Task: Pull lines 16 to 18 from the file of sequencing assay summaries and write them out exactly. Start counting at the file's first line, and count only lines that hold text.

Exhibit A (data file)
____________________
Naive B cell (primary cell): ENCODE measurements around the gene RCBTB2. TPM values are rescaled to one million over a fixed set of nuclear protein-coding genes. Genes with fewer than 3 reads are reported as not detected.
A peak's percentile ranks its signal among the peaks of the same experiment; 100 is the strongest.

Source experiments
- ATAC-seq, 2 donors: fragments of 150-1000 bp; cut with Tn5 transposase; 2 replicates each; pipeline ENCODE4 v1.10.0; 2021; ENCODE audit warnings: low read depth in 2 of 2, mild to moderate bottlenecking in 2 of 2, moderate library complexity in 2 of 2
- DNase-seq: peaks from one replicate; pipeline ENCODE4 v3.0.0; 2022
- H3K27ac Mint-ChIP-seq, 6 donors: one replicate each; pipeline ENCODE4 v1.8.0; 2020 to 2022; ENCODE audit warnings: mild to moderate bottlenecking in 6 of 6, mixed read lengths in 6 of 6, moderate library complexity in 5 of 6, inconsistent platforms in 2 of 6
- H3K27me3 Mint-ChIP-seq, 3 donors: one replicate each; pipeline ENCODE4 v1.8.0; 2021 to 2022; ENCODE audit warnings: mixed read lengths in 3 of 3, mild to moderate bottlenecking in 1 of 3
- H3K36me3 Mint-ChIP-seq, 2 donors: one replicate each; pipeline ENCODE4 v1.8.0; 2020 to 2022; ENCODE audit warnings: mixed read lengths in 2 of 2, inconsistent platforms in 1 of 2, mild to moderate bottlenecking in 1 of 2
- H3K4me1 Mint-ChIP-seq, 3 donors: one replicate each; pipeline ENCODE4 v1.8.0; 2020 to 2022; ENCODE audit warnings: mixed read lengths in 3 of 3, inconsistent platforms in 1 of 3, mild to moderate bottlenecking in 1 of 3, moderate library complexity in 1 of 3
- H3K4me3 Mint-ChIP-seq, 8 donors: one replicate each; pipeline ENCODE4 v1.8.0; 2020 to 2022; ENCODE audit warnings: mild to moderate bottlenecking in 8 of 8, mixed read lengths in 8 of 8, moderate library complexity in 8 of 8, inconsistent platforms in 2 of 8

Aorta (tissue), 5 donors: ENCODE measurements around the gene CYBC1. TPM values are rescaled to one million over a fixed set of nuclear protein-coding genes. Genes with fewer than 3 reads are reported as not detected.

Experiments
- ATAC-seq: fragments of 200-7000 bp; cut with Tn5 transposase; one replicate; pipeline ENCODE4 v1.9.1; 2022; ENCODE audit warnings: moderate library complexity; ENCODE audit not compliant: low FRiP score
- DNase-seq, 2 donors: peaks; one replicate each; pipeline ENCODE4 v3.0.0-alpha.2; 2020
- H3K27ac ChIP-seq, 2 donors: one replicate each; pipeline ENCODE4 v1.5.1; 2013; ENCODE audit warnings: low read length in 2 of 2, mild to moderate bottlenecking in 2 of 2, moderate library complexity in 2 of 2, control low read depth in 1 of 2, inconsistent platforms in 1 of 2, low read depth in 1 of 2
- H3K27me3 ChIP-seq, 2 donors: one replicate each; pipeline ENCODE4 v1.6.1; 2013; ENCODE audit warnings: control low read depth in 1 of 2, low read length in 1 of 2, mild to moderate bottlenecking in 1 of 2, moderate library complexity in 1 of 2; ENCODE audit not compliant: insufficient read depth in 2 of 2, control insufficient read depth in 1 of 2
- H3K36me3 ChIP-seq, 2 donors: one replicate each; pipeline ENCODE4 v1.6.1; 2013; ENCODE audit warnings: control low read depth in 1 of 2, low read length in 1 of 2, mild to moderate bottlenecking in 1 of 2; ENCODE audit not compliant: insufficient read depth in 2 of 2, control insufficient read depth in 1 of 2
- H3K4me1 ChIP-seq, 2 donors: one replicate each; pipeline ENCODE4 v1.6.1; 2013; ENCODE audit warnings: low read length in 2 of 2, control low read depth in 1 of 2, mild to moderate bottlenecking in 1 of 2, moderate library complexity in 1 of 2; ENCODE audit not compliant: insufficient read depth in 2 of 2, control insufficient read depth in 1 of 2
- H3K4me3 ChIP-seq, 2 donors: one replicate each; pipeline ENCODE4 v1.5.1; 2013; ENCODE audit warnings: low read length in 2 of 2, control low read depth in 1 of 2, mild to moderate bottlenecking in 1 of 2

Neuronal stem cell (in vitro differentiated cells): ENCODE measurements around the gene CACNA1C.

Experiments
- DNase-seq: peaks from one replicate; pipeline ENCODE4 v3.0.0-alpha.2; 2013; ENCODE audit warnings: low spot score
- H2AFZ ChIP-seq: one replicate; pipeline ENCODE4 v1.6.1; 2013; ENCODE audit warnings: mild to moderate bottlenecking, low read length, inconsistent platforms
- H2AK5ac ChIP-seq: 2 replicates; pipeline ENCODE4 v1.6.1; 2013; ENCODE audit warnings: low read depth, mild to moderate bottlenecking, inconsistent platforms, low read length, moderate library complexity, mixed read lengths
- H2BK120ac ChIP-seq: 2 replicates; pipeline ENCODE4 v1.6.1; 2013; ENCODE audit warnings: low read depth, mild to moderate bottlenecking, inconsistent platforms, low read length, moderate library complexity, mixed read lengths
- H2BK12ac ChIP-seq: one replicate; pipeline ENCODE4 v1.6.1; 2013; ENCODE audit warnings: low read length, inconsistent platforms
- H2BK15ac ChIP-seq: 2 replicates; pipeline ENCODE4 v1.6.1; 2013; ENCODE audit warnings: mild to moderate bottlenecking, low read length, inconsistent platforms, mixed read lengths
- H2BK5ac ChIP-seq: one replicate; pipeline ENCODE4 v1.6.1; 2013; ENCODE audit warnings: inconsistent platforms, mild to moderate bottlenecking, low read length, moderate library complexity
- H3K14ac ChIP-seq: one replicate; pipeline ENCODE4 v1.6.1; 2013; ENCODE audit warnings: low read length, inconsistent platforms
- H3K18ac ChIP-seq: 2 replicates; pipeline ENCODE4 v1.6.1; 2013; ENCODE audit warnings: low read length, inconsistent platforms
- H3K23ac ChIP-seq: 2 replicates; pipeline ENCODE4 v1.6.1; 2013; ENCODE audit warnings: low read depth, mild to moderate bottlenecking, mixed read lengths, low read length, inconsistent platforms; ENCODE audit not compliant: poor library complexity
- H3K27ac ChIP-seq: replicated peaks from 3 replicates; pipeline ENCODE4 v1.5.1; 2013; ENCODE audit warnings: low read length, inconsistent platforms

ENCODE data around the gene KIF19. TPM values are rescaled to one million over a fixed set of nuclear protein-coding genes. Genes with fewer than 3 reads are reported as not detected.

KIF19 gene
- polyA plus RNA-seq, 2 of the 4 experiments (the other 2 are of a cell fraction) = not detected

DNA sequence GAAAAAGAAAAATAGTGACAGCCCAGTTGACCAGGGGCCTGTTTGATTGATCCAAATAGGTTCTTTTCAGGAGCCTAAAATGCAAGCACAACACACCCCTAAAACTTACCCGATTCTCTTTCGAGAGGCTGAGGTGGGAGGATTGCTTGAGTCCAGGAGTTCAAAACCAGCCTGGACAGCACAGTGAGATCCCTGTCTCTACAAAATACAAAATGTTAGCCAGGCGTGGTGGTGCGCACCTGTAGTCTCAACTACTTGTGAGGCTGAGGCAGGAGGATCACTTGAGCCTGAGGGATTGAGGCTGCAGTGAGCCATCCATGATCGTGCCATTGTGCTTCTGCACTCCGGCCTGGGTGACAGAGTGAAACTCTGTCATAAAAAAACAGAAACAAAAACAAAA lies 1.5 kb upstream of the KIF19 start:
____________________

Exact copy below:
- H3K27me3 ChIP-seq, 2 donors: one replicate each; pipeline ENCODE4 v1.6.1; 2013; ENCODE audit warnings: control low read depth in 1 of 2, low read length in 1 of 2, mild to moderate bottlenecking in 1 of 2, moderate library complexity in 1 of 2; ENCODE audit not compliant: insufficient read depth in 2 of 2, control insufficient read depth in 1 of 2
- H3K36me3 ChIP-seq, 2 donors: one replicate each; pipeline ENCODE4 v1.6.1; 2013; ENCODE audit warnings: control low read depth in 1 of 2, low read length in 1 of 2, mild to moderate bottlenecking in 1 of 2; ENCODE audit not compliant: insufficient read depth in 2 of 2, control insufficient read depth in 1 of 2
- H3K4me1 ChIP-seq, 2 donors: one replicate each; pipeline ENCODE4 v1.6.1; 2013; ENCODE audit warnings: low read length in 2 of 2, control low read depth in 1 of 2, mild to moderate bottlenecking in 1 of 2, moderate library complexity in 1 of 2; ENCODE audit not compliant: insufficient read depth in 2 of 2, control insufficient read depth in 1 of 2